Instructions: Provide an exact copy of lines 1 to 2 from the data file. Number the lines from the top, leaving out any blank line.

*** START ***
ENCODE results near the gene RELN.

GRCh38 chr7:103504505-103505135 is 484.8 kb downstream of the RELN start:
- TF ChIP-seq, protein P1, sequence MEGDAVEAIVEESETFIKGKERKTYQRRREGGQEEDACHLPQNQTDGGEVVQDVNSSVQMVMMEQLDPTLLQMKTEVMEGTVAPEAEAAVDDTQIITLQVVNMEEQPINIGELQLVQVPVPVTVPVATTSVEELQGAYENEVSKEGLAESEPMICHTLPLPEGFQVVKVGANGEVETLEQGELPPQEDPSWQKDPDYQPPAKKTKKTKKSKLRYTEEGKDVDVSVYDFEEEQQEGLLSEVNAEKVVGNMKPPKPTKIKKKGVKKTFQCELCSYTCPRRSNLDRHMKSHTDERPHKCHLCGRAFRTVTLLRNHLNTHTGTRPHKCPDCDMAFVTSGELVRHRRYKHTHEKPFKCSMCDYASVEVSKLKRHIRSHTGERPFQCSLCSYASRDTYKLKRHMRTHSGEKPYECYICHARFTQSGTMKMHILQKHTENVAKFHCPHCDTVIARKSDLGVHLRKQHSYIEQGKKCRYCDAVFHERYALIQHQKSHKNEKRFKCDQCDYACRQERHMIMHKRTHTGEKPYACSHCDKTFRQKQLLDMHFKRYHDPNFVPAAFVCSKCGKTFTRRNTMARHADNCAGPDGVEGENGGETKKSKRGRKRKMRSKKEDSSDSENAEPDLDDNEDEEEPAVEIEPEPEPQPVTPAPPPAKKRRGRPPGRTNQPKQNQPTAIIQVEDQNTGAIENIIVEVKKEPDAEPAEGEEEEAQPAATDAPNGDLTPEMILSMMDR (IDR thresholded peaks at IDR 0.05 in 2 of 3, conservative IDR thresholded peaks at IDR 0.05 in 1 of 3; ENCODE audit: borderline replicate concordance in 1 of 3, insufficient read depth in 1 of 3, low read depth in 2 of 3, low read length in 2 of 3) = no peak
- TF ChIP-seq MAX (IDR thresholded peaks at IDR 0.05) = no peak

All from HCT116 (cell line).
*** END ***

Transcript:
ENCODE results near the gene RELN.

GRCh38 chr7:103504505-103505135 is 484.8 kb downstream of the RELN start: